Coffee Tour

The Story:
Many believed that Ethiopia is the birthplace of coffee (not South America, which some believe). The indigenous coffee trees (which some experts say, are the only native coffee trees in the world) first grew in ancient “Abyssinia,” which is now present-day Ethiopia.
These trees blossomed in an area called “Kaffa” and the trees were called “Kafa,” which may as well be the root word for coffee. In the tenth century, coffee was considered as a food for the local residents.
These people gathered the coffee beans from the trees that grew in the region, ground them up and mixed them with animal fat, forming small balls that they carried as rations on trips. Other indigenous tribes of Ethiopia ate the beans as porridge or drank a wine created from the fermented crushed coffee beans.
By the 13th century, coffee’s restorative powers were well known in the Islamic world. Coffee was considered a potent medicine, as well as a religious potion that helped keep people wake during prayers. Pilgrims of Islam spread the coffee throughout the Middle East and by the end of the 15th century; coffeehouses had replaced mosques as favored meeting places. With the spread of Ethiopian from Africa, to the Middle East, India, Europe, and the Americas, make it one of the most popular blends of coffee in the world.
Highlight About the Tour
Coffee is a beverage obtained from coffee plant’s fruit called cherry. The coffee plant refers to any type of tree in the genus madder family which is actually a tropical evergreen shrub that has the potential to grow 100 feet tall. Coffee Arabica and Coffee Robusta are the two most commonly cultivated species of coffee plant having economic significance. Arabica accounts for about 70 percent of the world's coffee production. Robusta coffee trees represent about 30 percent of the world's market.
The coffee trees grow well in tropical regions with abundant rainfall, year-round warm temperatures with no frost. The coffee tree needs an average temperature between 17° C to 23° C with abundant precipitation and good soil conditions for good growth. The coffee plant produces its first full crop of beans at about 5 years old and then remains productive for about 15 years.
Domestic Scenario: Ethiopia is known to be the birth place for coffee. Coffee is the major export commodity cultivated in Ethiopia. Coffee grown in Ethiopia is known all over the world for it excellent quality and flavor. Today, Ethiopia stands as the biggest coffee producer and exporter in Africa and amongst the leading in the world. Today wildly growing and cultivated coffee trees cover a surface of roughly 400,000 hectares in Ethiopia. Coffee, a number one export commodity of Ethiopia, is mostly grown by farmers and individuals who care for their coffee like their own babies. Treating coffee and rainforest with respect to nature is a main concern.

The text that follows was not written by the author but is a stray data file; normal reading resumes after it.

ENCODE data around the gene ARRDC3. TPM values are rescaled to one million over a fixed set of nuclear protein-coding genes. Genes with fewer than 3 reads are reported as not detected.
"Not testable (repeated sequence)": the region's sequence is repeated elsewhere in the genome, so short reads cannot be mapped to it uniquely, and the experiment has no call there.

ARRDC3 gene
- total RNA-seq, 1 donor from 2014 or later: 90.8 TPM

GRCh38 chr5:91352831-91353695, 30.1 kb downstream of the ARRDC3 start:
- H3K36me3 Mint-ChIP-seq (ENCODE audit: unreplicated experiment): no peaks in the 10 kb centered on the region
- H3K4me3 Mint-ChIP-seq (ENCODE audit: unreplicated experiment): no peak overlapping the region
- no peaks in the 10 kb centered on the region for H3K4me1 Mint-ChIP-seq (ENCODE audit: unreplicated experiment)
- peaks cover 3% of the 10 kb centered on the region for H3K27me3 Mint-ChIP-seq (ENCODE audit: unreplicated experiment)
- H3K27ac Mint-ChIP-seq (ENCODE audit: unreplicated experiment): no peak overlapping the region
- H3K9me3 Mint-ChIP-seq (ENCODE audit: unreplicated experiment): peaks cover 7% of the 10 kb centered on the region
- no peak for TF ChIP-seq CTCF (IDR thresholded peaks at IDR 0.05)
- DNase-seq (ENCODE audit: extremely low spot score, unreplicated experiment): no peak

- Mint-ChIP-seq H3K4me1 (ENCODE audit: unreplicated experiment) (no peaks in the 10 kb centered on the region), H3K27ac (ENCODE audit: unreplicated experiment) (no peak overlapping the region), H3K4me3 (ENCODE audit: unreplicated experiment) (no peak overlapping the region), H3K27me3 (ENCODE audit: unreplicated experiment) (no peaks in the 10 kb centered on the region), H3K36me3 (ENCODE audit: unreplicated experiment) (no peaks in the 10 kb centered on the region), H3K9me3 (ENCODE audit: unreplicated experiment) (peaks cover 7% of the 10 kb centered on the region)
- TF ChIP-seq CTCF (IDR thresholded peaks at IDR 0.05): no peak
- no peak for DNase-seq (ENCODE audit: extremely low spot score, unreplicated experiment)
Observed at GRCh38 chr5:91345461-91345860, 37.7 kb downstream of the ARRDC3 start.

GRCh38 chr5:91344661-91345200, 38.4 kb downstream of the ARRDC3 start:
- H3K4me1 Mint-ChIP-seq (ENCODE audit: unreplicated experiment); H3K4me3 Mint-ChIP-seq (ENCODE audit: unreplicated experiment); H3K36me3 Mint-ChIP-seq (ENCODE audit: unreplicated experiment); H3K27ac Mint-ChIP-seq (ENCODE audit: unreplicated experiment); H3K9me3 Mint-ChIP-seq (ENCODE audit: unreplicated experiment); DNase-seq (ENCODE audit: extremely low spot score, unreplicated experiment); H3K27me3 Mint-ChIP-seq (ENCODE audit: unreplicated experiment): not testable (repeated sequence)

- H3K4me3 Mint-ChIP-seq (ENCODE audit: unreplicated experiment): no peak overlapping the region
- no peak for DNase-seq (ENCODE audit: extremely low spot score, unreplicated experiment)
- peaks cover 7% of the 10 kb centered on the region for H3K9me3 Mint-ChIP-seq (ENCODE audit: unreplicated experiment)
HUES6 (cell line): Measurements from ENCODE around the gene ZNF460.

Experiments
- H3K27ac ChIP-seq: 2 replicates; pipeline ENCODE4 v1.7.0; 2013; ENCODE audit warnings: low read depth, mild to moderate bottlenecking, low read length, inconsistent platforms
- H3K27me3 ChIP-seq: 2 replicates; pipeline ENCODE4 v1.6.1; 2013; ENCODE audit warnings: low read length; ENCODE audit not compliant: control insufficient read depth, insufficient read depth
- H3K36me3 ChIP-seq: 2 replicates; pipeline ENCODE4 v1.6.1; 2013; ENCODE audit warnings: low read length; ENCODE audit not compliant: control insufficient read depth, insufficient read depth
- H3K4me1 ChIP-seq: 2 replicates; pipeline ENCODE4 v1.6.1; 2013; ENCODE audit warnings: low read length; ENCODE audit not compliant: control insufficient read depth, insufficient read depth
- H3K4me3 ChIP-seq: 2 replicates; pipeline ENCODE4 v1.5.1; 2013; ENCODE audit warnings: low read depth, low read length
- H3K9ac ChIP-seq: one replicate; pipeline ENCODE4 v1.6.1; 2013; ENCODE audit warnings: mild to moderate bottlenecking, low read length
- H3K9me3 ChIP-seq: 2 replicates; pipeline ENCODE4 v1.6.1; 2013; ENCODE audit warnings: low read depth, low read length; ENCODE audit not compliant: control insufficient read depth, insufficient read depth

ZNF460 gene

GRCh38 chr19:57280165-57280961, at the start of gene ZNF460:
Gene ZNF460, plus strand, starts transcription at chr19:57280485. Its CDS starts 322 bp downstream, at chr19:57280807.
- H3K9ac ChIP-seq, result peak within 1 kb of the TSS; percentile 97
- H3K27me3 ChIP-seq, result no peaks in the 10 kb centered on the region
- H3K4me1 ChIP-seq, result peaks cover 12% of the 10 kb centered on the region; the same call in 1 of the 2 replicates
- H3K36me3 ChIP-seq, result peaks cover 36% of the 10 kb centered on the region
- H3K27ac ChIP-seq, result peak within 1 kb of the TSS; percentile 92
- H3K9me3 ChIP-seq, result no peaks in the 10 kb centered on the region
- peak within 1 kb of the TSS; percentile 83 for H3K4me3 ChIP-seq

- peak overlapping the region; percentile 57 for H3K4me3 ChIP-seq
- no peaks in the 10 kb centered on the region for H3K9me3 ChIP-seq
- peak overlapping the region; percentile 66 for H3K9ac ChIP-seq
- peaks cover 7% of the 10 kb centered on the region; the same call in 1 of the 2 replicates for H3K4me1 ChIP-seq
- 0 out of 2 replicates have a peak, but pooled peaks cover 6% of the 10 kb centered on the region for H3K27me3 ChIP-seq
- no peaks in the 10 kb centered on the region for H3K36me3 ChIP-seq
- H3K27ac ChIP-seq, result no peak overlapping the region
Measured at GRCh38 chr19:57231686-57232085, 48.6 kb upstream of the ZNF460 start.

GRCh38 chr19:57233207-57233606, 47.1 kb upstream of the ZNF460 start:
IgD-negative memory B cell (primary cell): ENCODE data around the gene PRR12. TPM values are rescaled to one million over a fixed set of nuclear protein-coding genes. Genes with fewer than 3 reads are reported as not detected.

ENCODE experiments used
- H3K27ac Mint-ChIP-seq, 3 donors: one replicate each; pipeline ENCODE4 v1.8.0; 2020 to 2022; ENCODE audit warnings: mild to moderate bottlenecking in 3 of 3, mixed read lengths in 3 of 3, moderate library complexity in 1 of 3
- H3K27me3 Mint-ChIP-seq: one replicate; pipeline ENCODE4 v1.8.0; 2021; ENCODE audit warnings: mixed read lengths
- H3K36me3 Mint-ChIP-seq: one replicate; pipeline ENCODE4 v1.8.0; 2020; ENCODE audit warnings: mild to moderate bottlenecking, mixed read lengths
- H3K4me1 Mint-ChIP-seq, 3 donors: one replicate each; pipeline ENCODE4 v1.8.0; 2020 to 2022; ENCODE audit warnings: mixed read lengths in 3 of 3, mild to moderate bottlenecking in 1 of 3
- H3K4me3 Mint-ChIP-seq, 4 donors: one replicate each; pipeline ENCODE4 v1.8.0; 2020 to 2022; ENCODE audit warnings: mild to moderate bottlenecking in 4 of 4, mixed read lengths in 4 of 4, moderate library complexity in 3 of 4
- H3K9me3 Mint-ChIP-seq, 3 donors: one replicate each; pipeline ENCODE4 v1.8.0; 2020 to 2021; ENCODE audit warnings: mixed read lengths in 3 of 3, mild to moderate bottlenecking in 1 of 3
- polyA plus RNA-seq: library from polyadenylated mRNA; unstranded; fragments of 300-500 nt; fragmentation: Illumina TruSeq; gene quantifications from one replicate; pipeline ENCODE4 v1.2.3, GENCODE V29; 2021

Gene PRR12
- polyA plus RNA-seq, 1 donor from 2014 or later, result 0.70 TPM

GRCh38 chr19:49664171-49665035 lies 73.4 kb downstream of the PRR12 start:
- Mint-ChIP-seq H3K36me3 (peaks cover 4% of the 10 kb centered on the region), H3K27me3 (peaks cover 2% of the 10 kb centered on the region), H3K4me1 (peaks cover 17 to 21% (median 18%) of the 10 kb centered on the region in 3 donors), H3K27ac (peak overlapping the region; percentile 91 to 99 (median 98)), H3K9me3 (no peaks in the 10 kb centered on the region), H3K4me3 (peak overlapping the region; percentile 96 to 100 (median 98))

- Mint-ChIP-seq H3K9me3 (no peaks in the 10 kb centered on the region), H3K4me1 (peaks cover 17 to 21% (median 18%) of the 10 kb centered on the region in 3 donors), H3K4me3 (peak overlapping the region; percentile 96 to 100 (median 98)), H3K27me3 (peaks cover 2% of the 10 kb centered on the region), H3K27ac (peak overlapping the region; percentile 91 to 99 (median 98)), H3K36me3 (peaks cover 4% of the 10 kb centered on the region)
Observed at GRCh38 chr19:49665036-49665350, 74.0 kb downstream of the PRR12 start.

Coffee Varieties: The type and grade of coffee is highly diverse in Ethiopia. Ethiopia is the producer for the several renowned varieties of coffee including Sidama, Yirgacheffe, jimma and Harar, Guji. Apart from these, there are several other famous varieties that Ethiopia produces. The Ethiopian coffee is processed in two ways, washed processing and the sundried processing.
Coffee preparation in Ethiopia: The coffee is brewed by first roasting the green coffee beans over hot coals in a brazier. Once the beans are roasted each participant is given an opportunity to sample the aromatic smoke by wafting it towards them. This is followed by the grinding of the beans, traditionally in a wooden mortar and pestle. The coffee grounds are then put into a special vessel and boiled. The boiling pot (Jebena) is usually made of pottery and has a spherical base, a neck and pouring spout and a handle where the neck connects with the base. When the coffee boils up through the neck it is poured in and out of another container to cool it, and then is put back into the boiling pot until it happens again. To pour the coffee from the boiling pot, a filter made from horsehair or other material is placed in the spout of the boiling potty prevent the grounds from escaping.
The host pours the coffee for all participants by moving the tilted boiling pot over a tray with small, handle-less cups without stop until each cup is full. Some of the coffee will inevitably miss the cup but this is done to prevent the coffee grounds from contaminating the brew. One extra cup is poured each time. The grounds are brewed three times: the first round of coffee is called Awel in Tigrinya, the second kale'i and the third bereka ('to be blessed'). The coffee ceremony may also include burning of various traditional incense such as frankincense or gum arabic.
There have been increasing requests recently for "Coffee Tours". Simba Tour and Travel Agent therefore organizes trips to main coffee growing areas collaborating with the local Coffee Farmers, Cooperative Unions and the regional governments. The tour includes visiting the process of coffee production from planting to harvesting of beans, discussions with the farmers and the experts about processing and marketing between October to December.
These Tour Programs with their detailed itineraries and corresponding prices are available on request. These Tour Programs are only the popular routes for the visitors. Simba Tour and Travel Agent makes Itineraries based on your interest, time and budget. We can organize expeditions to several off-the beaten track sites of interest.

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